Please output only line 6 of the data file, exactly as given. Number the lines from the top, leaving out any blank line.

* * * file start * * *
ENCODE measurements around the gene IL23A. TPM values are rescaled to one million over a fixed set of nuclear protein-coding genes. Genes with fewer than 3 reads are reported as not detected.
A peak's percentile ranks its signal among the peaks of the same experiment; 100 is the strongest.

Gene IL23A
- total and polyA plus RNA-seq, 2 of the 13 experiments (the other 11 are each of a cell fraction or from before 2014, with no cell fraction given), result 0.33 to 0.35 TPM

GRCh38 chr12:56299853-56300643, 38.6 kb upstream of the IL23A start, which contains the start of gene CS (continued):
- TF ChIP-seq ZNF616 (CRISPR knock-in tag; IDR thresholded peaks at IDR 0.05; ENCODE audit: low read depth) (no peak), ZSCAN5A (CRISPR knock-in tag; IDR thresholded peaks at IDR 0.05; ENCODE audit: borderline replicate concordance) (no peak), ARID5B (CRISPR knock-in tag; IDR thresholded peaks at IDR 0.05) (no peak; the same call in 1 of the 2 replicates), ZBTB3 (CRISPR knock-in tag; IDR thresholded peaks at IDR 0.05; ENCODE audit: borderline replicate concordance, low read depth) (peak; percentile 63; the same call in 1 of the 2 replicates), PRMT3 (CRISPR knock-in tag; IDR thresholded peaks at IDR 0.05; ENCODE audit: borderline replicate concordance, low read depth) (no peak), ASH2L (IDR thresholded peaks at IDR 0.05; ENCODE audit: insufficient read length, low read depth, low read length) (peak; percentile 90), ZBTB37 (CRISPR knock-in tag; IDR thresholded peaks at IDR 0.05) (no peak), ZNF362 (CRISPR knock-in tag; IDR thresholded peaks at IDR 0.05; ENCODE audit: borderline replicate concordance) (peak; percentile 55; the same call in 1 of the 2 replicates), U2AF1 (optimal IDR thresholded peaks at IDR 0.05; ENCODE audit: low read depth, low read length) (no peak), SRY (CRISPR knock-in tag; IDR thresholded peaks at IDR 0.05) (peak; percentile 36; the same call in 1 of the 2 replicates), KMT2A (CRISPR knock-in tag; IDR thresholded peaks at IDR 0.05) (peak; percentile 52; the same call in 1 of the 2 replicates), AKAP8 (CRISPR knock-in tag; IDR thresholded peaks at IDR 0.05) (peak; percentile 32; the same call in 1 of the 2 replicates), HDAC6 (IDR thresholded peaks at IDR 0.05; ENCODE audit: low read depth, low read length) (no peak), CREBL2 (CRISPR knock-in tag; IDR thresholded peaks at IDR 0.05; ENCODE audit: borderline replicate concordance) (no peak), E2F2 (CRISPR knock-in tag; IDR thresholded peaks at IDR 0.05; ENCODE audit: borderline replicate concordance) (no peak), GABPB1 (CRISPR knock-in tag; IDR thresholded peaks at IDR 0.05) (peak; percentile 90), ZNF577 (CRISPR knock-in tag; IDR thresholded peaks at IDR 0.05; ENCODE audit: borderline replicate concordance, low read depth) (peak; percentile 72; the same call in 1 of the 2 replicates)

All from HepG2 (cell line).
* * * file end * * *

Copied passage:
- TF ChIP-seq ZNF616 (CRISPR knock-in tag; IDR thresholded peaks at IDR 0.05; ENCODE audit: low read depth) (no peak), ZSCAN5A (CRISPR knock-in tag; IDR thresholded peaks at IDR 0.05; ENCODE audit: borderline replicate concordance) (no peak), ARID5B (CRISPR knock-in tag; IDR thresholded peaks at IDR 0.05) (no peak; the same call in 1 of the 2 replicates), ZBTB3 (CRISPR knock-in tag; IDR thresholded peaks at IDR 0.05; ENCODE audit: borderline replicate concordance, low read depth) (peak; percentile 63; the same call in 1 of the 2 replicates), PRMT3 (CRISPR knock-in tag; IDR thresholded peaks at IDR 0.05; ENCODE audit: borderline replicate concordance, low read depth) (no peak), ASH2L (IDR thresholded peaks at IDR 0.05; ENCODE audit: insufficient read length, low read depth, low read length) (peak; percentile 90), ZBTB37 (CRISPR knock-in tag; IDR thresholded peaks at IDR 0.05) (no peak), ZNF362 (CRISPR knock-in tag; IDR thresholded peaks at IDR 0.05; ENCODE audit: borderline replicate concordance) (peak; percentile 55; the same call in 1 of the 2 replicates), U2AF1 (optimal IDR thresholded peaks at IDR 0.05; ENCODE audit: low read depth, low read length) (no peak), SRY (CRISPR knock-in tag; IDR thresholded peaks at IDR 0.05) (peak; percentile 36; the same call in 1 of the 2 replicates), KMT2A (CRISPR knock-in tag; IDR thresholded peaks at IDR 0.05) (peak; percentile 52; the same call in 1 of the 2 replicates), AKAP8 (CRISPR knock-in tag; IDR thresholded peaks at IDR 0.05) (peak; percentile 32; the same call in 1 of the 2 replicates), HDAC6 (IDR thresholded peaks at IDR 0.05; ENCODE audit: low read depth, low read length) (no peak), CREBL2 (CRISPR knock-in tag; IDR thresholded peaks at IDR 0.05; ENCODE audit: borderline replicate concordance) (no peak), E2F2 (CRISPR knock-in tag; IDR thresholded peaks at IDR 0.05; ENCODE audit: borderline replicate concordance) (no peak), GABPB1 (CRISPR knock-in tag; IDR thresholded peaks at IDR 0.05) (peak; percentile 90), ZNF577 (CRISPR knock-in tag; IDR thresholded peaks at IDR 0.05; ENCODE audit: borderline replicate concordance, low read depth) (peak; percentile 72; the same call in 1 of the 2 replicates)